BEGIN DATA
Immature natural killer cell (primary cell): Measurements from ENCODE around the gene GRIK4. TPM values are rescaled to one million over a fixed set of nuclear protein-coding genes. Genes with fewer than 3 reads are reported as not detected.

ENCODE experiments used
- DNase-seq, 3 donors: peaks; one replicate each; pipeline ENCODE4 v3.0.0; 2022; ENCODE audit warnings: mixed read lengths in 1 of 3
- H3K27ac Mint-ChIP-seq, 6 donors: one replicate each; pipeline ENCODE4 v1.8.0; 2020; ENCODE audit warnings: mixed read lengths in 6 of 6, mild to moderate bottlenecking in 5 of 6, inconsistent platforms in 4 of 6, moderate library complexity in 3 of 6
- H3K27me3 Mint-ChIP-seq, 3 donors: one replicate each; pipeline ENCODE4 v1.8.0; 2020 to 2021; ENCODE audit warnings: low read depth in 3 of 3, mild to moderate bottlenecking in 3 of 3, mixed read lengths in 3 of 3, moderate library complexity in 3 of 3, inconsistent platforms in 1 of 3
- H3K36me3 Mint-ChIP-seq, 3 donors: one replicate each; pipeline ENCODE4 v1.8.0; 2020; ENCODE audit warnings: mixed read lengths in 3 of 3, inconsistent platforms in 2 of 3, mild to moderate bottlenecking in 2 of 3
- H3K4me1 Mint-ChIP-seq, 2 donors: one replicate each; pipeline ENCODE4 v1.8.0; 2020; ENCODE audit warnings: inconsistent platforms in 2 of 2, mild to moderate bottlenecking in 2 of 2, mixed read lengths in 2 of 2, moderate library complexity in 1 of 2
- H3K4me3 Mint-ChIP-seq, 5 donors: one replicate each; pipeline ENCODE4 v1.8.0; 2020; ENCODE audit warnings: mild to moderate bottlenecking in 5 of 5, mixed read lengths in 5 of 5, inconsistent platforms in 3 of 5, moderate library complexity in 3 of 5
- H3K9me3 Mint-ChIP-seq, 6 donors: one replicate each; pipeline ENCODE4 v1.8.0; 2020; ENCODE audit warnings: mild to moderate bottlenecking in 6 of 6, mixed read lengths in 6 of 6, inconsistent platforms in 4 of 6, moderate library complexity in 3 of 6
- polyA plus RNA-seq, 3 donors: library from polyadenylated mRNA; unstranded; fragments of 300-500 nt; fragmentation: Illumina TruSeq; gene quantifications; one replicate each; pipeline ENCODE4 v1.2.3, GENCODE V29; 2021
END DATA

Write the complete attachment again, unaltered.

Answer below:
Immature natural killer cell (primary cell): Measurements from ENCODE around the gene GRIK4. TPM values are rescaled to one million over a fixed set of nuclear protein-coding genes. Genes with fewer than 3 reads are reported as not detected.

ENCODE experiments used
- DNase-seq, 3 donors: peaks; one replicate each; pipeline ENCODE4 v3.0.0; 2022; ENCODE audit warnings: mixed read lengths in 1 of 3
- H3K27ac Mint-ChIP-seq, 6 donors: one replicate each; pipeline ENCODE4 v1.8.0; 2020; ENCODE audit warnings: mixed read lengths in 6 of 6, mild to moderate bottlenecking in 5 of 6, inconsistent platforms in 4 of 6, moderate library complexity in 3 of 6
- H3K27me3 Mint-ChIP-seq, 3 donors: one replicate each; pipeline ENCODE4 v1.8.0; 2020 to 2021; ENCODE audit warnings: low read depth in 3 of 3, mild to moderate bottlenecking in 3 of 3, mixed read lengths in 3 of 3, moderate library complexity in 3 of 3, inconsistent platforms in 1 of 3
- H3K36me3 Mint-ChIP-seq, 3 donors: one replicate each; pipeline ENCODE4 v1.8.0; 2020; ENCODE audit warnings: mixed read lengths in 3 of 3, inconsistent platforms in 2 of 3, mild to moderate bottlenecking in 2 of 3
- H3K4me1 Mint-ChIP-seq, 2 donors: one replicate each; pipeline ENCODE4 v1.8.0; 2020; ENCODE audit warnings: inconsistent platforms in 2 of 2, mild to moderate bottlenecking in 2 of 2, mixed read lengths in 2 of 2, moderate library complexity in 1 of 2
- H3K4me3 Mint-ChIP-seq, 5 donors: one replicate each; pipeline ENCODE4 v1.8.0; 2020; ENCODE audit warnings: mild to moderate bottlenecking in 5 of 5, mixed read lengths in 5 of 5, inconsistent platforms in 3 of 5, moderate library complexity in 3 of 5
- H3K9me3 Mint-ChIP-seq, 6 donors: one replicate each; pipeline ENCODE4 v1.8.0; 2020; ENCODE audit warnings: mild to moderate bottlenecking in 6 of 6, mixed read lengths in 6 of 6, inconsistent platforms in 4 of 6, moderate library complexity in 3 of 6
- polyA plus RNA-seq, 3 donors: library from polyadenylated mRNA; unstranded; fragments of 300-500 nt; fragmentation: Illumina TruSeq; gene quantifications; one replicate each; pipeline ENCODE4 v1.2.3, GENCODE V29; 2021